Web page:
Monday, August 9, 2010

Self Serving Self Promotion With the Reward of Pretty Pictures and a Sad Tale of Genius

Hey, Cabinet readers - if you're on Twitter, please follow me! I can be found here.

And, as so often here, a propos of absolutely nothing, a stunning Kay Nielsen illustration. He was a stone cold genius and my favorite, favorite illustrator. In addition to his gorgeous book illustrations, he also designed much of the "Ave Maria" and "Night on Bald Mountain" sequences in Fantasia. Disney fired him in 1940, when Fantasia tanked.

He also did some legendary, classic illustrations for a 1914 edition of East of the Sun, West of the Moon - an edition of Nordic fairy tales, the titular one being the inspiration for Antarctica. I've been saying for years, now, that if I ever strike it rich, this is the one thing I will certainly buy.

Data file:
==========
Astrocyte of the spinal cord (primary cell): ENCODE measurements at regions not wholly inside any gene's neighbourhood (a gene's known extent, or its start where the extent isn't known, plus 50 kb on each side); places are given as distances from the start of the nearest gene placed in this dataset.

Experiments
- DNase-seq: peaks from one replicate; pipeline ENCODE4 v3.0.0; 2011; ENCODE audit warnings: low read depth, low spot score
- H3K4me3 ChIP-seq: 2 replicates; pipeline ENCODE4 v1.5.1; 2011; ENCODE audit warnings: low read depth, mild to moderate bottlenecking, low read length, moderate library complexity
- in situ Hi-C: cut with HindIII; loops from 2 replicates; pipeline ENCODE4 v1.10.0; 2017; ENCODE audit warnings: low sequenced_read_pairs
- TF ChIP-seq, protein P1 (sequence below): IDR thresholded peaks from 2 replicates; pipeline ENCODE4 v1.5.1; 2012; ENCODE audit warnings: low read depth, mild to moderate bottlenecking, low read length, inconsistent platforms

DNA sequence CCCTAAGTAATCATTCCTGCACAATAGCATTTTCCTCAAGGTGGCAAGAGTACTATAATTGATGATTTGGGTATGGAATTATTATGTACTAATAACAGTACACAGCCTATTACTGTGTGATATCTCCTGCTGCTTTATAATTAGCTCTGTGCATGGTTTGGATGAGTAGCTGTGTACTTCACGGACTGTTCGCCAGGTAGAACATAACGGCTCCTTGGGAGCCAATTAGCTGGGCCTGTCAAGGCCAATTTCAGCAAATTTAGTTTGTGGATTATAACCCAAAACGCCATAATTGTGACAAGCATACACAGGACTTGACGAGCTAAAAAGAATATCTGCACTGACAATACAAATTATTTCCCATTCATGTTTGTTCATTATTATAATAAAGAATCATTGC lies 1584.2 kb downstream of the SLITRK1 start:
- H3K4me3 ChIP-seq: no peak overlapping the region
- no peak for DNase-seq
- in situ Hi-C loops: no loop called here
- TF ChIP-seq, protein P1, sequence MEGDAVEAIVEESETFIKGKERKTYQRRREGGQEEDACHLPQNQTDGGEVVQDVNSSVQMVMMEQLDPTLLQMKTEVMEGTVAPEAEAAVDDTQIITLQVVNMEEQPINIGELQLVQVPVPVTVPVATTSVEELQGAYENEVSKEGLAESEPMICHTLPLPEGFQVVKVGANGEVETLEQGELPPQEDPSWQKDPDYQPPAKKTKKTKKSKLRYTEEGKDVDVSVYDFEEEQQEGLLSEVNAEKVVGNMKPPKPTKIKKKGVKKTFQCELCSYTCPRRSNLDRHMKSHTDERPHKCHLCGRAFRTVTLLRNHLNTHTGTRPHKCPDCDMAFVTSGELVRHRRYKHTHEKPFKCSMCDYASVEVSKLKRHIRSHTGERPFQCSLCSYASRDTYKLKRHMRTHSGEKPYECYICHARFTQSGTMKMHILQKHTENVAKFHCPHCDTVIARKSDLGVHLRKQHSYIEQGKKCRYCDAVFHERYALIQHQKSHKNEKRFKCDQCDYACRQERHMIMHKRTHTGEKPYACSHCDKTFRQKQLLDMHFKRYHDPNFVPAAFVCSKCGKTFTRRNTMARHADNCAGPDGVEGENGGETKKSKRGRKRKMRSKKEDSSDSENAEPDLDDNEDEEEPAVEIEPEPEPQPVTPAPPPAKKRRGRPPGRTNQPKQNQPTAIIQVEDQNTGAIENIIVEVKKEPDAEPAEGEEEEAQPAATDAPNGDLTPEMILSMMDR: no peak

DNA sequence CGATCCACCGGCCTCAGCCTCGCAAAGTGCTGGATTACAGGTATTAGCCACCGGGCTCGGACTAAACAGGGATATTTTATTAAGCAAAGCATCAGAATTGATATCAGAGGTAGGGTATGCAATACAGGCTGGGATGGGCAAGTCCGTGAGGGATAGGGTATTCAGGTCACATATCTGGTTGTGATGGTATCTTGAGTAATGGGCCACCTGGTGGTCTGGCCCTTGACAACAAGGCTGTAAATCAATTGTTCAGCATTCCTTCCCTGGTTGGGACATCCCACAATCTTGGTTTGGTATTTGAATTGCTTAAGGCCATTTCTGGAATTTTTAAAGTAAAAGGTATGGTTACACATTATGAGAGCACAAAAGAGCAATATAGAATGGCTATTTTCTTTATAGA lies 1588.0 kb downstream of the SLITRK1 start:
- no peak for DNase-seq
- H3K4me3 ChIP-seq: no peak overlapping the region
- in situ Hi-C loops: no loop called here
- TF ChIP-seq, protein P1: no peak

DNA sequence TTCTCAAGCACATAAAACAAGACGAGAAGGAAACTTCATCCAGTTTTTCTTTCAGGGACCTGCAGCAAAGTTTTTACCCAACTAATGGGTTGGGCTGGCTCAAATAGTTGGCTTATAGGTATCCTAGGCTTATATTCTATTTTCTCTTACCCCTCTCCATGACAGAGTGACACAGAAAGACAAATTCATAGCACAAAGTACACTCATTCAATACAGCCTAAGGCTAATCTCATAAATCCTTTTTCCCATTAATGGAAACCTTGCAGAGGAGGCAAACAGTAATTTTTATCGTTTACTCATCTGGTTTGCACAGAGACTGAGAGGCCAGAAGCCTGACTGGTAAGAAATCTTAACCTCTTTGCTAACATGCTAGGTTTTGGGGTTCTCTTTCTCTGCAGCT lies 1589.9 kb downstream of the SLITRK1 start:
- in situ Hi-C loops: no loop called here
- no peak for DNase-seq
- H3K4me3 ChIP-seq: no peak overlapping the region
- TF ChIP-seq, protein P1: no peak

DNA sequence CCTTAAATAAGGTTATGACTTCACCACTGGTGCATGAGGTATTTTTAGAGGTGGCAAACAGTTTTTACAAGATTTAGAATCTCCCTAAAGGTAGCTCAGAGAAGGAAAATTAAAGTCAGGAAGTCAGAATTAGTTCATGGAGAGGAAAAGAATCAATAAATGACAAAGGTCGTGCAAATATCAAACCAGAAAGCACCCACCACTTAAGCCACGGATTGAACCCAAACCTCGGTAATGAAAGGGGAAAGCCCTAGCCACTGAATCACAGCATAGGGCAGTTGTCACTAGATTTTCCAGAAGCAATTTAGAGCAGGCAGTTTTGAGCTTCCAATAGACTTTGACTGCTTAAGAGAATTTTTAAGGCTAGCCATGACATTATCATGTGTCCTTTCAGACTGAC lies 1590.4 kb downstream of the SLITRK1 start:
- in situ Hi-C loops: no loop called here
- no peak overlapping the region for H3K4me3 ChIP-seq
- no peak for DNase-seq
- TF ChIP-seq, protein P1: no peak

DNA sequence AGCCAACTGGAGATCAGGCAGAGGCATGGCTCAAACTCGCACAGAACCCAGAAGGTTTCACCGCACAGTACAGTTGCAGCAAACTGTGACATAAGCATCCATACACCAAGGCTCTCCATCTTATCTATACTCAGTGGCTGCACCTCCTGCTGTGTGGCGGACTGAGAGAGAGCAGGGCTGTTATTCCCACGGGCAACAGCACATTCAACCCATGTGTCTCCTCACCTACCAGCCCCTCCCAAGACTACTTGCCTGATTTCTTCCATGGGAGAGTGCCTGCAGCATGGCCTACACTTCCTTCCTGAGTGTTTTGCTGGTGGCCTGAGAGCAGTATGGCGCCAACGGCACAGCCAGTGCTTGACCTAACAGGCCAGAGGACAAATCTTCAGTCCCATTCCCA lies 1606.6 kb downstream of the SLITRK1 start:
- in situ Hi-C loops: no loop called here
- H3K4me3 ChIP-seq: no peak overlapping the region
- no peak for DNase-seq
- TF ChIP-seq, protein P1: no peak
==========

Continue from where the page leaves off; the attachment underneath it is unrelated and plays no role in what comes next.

I've always found his story to be thoroughly heartbreaking. His main crime, from what I can make out, was working too slowly and being a perfectionist. Sigh. I've always related as one could argue that those are my artistic crimes as well. The other major contribution to his downfall was simple obsolescence. His specialty was designing and illustrating opulent gift books which were pretty much completely out of fashion by the mid-1920s (side note: if you ever wondered why so many cartoons from the 1930s had such exquisitely painted watercolor backgrounds, this is why. Crowds of unemployed and very skilled illustrators willing to work cheap). Disney gave him a posthumous design credit on The Little Mermaid as he did the earliest artwork for the project around 1940. He died in poverty in 1957, living at the end mostly on handouts from admirers.

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